One excuse we’re now hearing is that the new revelations are qualitatively different — that disrespect for women is one thing, but boasting about sexual assault brings it to another level. It’s a weak defense, since Mr. Trump has in effect been promising violence against minorities all along. His insistence last week that the Central Park Five, who were exonerated by DNA evidence, were guilty and should have been executed was even worse than The Tape, but drew hardly any denunciations from his party.
And even if you consider sexual predation somehow uniquely unacceptable, you have to ask where all these pearl-clutching Republicans were back in August, when Roger Ailes — freshly fired from Fox News over horrifying evidence that he used his position to force women into sexual relationships — joined the Trump campaign as a senior adviser. Were there any protests at all from senior G.O.P. figures?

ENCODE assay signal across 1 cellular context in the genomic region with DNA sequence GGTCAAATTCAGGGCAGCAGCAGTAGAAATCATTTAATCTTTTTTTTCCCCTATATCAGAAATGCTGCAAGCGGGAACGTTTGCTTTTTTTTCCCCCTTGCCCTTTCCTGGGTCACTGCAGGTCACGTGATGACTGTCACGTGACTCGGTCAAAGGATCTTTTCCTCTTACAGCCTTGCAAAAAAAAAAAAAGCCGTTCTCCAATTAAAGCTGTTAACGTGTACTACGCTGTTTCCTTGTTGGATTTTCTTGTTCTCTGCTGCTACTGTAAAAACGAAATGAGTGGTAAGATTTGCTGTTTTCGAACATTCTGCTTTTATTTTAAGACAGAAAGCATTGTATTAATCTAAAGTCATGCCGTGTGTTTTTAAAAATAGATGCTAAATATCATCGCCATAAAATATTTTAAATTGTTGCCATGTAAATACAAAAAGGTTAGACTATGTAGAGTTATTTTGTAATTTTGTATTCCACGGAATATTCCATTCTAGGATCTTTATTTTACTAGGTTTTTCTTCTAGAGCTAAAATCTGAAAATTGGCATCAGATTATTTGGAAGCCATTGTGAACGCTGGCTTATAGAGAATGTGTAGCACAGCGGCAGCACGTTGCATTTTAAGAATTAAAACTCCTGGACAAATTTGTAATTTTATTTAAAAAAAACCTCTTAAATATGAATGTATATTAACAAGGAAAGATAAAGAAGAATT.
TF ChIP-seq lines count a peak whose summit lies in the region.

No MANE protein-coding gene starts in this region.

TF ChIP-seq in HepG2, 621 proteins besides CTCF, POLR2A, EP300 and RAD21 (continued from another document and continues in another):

Of course, we know the answer: The latest scandal upset Republicans, when previous scandals didn’t, because the candidate’s campaign was already in free fall. You can even see it in the numbers: The probability of a House Republican jumping off the Trump train is strongly related to the Obama share of a district’s vote in 2012. That is, Republicans in competitive districts are outraged by Mr. Trump’s behavior; those in safe seats seem oddly indifferent.
Meanwhile, the Trump-Ailes axis of abuse raises another question: Is sexual predation by senior political figures — which Mr. Ailes certainly was, even if he pretended to be in the journalism business — a partisan phenomenon?
Just to be clear, I’m not talking about bad behavior in general, which occurs among politicians (and people) of all political leanings. Yes, Bill Clinton had affairs; but there’s a world of difference between consensual sex, however inappropriate, and abuse of power to force those less powerful to accept your urges. That’s infinitely worse — and it happens more than we’d like to think.